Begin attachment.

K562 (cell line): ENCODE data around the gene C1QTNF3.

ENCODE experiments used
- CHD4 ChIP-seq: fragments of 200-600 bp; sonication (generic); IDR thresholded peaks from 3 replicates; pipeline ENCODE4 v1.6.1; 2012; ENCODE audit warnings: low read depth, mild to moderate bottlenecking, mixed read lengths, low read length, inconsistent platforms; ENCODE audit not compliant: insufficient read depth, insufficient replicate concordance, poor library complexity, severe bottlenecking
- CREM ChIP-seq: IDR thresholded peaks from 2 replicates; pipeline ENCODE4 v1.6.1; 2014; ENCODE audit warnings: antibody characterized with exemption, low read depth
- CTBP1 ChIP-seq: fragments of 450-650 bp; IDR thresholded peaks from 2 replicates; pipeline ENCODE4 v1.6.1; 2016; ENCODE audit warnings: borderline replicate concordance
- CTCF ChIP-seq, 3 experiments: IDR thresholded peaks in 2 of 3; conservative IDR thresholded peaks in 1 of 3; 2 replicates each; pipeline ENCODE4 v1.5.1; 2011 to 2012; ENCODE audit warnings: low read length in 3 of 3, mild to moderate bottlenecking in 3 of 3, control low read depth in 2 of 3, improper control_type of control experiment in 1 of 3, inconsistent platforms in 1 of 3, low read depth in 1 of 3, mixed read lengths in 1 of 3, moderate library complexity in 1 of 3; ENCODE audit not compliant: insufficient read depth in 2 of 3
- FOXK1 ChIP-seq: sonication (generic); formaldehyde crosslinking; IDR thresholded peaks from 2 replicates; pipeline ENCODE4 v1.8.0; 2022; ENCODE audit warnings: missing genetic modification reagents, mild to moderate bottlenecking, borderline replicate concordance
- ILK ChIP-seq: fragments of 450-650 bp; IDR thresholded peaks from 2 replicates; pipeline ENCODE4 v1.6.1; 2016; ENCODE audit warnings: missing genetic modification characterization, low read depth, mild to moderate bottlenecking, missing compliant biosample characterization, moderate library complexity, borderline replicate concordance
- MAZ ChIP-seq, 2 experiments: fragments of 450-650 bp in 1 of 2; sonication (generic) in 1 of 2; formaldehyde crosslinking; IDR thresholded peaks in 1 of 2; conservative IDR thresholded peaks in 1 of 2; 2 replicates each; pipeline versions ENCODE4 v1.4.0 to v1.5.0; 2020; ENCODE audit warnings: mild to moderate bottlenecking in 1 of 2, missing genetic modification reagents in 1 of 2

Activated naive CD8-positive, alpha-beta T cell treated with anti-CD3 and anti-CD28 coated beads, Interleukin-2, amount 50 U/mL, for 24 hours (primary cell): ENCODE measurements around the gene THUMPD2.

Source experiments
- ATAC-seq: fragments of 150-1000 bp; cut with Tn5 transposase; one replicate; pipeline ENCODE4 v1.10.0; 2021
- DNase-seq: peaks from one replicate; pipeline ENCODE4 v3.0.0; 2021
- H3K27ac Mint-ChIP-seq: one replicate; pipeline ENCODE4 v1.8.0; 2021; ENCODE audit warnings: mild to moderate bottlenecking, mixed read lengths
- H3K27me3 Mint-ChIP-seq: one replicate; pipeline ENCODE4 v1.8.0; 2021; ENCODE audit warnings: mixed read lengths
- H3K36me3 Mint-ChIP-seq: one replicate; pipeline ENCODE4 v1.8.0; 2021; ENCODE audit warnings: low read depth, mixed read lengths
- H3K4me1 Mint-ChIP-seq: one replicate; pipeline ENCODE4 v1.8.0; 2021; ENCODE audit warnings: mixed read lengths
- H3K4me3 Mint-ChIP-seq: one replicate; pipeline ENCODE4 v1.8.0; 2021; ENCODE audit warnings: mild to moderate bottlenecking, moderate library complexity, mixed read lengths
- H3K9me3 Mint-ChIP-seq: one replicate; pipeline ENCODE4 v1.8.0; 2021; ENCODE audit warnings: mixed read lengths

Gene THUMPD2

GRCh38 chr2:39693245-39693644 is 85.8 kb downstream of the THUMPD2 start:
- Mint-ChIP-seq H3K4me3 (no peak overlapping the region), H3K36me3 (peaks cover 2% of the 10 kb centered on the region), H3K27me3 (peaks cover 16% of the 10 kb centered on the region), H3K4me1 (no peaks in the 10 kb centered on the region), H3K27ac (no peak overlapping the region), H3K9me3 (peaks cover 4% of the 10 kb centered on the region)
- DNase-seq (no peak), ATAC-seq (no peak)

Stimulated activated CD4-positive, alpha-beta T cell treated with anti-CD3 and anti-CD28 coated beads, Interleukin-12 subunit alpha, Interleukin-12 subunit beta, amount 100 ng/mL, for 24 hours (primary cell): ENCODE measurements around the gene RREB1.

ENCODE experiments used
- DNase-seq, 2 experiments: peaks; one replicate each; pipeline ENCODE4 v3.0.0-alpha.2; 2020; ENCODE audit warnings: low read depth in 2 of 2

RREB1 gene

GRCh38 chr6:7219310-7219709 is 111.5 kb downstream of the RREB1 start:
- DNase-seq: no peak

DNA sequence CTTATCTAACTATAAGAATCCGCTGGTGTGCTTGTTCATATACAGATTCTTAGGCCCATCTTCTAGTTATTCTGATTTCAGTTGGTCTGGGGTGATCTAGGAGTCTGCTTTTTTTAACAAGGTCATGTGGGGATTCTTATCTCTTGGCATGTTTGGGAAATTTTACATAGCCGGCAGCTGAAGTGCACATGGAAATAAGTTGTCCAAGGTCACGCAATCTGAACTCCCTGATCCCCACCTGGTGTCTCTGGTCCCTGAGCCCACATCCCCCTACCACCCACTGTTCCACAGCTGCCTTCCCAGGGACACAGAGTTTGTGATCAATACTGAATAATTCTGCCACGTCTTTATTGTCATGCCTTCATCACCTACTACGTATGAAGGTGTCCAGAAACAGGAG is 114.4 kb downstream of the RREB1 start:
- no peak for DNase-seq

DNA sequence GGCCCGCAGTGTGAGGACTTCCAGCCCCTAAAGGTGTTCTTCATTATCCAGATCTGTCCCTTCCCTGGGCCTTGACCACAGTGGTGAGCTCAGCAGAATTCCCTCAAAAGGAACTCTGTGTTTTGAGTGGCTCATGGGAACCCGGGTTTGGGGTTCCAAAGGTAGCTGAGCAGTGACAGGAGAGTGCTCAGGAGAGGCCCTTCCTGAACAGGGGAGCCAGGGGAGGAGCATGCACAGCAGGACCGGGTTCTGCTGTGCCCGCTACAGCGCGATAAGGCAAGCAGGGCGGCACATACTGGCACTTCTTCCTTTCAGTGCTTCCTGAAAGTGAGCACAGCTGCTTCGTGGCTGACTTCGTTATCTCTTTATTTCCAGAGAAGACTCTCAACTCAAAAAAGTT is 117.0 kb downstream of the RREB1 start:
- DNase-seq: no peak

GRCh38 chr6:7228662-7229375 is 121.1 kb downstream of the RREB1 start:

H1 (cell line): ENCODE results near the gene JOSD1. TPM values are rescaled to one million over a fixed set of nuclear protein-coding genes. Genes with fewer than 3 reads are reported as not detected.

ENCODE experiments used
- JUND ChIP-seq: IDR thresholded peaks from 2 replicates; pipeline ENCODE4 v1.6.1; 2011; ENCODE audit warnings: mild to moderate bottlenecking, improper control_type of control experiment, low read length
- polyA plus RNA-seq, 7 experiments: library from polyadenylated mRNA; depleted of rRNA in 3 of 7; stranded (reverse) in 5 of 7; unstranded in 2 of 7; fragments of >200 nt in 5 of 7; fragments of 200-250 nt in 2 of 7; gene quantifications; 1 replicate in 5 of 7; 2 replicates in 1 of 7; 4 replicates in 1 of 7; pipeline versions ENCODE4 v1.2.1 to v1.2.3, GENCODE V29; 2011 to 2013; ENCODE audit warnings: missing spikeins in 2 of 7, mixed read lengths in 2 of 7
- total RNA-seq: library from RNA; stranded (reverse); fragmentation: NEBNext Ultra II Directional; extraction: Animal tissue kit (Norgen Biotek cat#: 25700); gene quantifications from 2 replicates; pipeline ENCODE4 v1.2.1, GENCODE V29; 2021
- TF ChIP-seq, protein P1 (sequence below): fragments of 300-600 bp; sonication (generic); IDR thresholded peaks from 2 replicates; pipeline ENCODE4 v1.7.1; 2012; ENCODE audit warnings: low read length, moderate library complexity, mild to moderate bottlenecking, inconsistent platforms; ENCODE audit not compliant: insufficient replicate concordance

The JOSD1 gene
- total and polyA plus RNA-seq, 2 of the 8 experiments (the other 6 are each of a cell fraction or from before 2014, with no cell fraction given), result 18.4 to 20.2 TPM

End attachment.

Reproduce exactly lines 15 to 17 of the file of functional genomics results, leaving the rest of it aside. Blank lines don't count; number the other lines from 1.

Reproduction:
- H3K27me3 Mint-ChIP-seq: one replicate; pipeline ENCODE4 v1.8.0; 2021; ENCODE audit warnings: mixed read lengths
- H3K36me3 Mint-ChIP-seq: one replicate; pipeline ENCODE4 v1.8.0; 2021; ENCODE audit warnings: low read depth, mixed read lengths
- H3K4me1 Mint-ChIP-seq: one replicate; pipeline ENCODE4 v1.8.0; 2021; ENCODE audit warnings: mixed read lengths